Still, there was plenty of antagonizing going on between the Tigers and Crimson Tide in those days, mainly because of the coaches. LSU’s Paul Dietzel, hired a few years prior (three, to be exact, in 1955) to the Bear moving to Bama, had a bit of a head start on Bryant’s Crimson Tide tenure. When the Bear arrived at Tuscaloosa in 1958, Dietzel not only had a contender, but an eventual famous national championship side. Moreover, there was a prickly relationship between Dietzel and Bryant, under whom Dietzel had worked while an assistant at Kentucky. While Dietzel respected the Bear’s coaching acumen, he also knew Bryant’s reputation on the recruiting trail and was not afraid to tell anyone who would listen what he thought was transpiring in Tuscaloosa.

While, as mentioned, the series didn’t renew regularly until 1964, there were the occasional meetings, including opening night, 1958, which happened to mark Bryant’s debut at Alabama. The Alabama that Bryant inherited that season bore no resemblance even to the Tide sides inherited in later decades by the likes of Mike DuBose, Dennis Franchione, and Mike Shula. In fact, in the previous three years, the Tide had “rolled” to a woeful 4-24-2 record that included a 17-game losing streak, costing Bryant predecessor Ears Whitworth his job. But from the start, Bryant was determined to turn the Bama program completely around. Over the course of the offseason, Bryant put his troops through a brutal training camp, similar to an earlier version at Texas A&M that eventually gained notoriety in The Junction Boys, a best-seller book by Jim Dent.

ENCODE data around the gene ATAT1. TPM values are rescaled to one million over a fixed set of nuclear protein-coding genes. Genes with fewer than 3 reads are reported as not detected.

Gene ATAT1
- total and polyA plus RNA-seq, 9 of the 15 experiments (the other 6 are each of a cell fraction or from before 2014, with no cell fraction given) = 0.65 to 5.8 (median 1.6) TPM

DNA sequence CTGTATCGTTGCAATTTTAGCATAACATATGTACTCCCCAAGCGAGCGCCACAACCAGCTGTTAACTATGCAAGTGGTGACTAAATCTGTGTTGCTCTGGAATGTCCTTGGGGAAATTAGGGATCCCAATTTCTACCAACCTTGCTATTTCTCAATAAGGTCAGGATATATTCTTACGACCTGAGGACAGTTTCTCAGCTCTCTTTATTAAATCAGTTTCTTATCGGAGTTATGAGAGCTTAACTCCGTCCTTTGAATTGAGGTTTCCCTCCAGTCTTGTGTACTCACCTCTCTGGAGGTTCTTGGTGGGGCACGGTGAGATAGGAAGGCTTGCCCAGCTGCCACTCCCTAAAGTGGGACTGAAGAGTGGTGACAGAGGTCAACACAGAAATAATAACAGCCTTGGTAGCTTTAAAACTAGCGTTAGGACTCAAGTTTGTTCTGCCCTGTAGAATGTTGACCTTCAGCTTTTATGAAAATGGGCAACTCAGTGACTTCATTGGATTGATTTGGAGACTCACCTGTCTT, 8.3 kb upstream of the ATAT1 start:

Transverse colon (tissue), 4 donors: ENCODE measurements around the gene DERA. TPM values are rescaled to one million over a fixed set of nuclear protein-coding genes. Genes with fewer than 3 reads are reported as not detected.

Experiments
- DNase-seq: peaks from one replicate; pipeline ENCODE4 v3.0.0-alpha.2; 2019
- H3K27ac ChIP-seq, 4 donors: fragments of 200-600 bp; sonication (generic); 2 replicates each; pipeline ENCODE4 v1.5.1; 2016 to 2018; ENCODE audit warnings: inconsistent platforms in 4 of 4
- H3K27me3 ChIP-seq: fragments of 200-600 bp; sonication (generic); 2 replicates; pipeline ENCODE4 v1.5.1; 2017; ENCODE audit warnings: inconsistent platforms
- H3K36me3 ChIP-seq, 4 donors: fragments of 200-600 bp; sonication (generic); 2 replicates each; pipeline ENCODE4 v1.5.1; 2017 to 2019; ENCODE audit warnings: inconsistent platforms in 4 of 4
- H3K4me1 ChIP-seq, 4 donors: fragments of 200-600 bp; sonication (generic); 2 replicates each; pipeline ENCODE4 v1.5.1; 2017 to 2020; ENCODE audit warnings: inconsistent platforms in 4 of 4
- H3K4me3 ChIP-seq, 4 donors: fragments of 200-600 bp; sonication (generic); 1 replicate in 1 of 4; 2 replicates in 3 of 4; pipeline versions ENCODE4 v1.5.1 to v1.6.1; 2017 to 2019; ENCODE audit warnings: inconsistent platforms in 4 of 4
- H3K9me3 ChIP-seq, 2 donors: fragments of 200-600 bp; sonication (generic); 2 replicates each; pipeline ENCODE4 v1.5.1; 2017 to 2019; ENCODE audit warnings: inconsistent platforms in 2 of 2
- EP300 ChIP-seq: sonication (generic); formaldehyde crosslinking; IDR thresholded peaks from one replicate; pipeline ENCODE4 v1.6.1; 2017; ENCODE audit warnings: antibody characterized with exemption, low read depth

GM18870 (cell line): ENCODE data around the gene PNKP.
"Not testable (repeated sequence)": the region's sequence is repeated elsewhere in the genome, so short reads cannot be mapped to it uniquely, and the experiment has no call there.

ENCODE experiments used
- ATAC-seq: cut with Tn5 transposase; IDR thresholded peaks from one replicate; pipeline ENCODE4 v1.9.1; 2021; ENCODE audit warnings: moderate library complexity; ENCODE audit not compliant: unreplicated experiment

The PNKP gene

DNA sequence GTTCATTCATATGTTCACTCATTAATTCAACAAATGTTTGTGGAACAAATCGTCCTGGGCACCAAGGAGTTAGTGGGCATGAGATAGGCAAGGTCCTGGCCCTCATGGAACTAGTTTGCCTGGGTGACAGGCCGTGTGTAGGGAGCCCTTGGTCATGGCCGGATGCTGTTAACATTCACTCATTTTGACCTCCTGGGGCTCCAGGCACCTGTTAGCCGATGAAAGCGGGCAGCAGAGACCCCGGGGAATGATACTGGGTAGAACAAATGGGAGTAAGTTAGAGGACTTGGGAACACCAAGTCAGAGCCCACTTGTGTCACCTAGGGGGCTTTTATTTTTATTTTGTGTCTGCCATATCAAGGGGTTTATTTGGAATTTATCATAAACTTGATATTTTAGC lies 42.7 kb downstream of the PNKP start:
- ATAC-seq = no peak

Bryant was reorganizing the Bama program in quick order, but even with the foundations being put in place, it was still early days, and for the ‘58 season the Bear knew positive results might not reflect on the scoreboard. Bryant’s solution, in his own terminology, was “garbage football.” Bryant further explained in his autobiography. “A lot of quick-kicking and crazy plays that were really as conservative as can be. If you don’t have the talent to win with talent alone, you have to compensate.”

Meanwhile, Dietzel was hatching his own new plan in Baton Rouge. In 1958, the NCAA loosened substitution rules, allowing a player who came out of the game to return for the next quarter. This prompted much experimentation by coaches, including Bryant, who identified players eligible to go into the game by the poker chips they wore around their necks. Meanwhile, Dietzel‘s idea was to implement a three-platoon system of 11 players each with unique skill sets that could be swapped out en masse as situations dictated. The first squad (”White”) was filled with two-way standouts and got the bulk of the playing time. The second unit (“Gold” then changed to “Go”) was intended to be used on the offensive side. The third unit was made up of defensive specialists and dubbed “Chinese Bandits” from the newspaper comic strip of the day, Terry and the Pirates, which declared the self-said bandits to be “the most vicious people in the world.”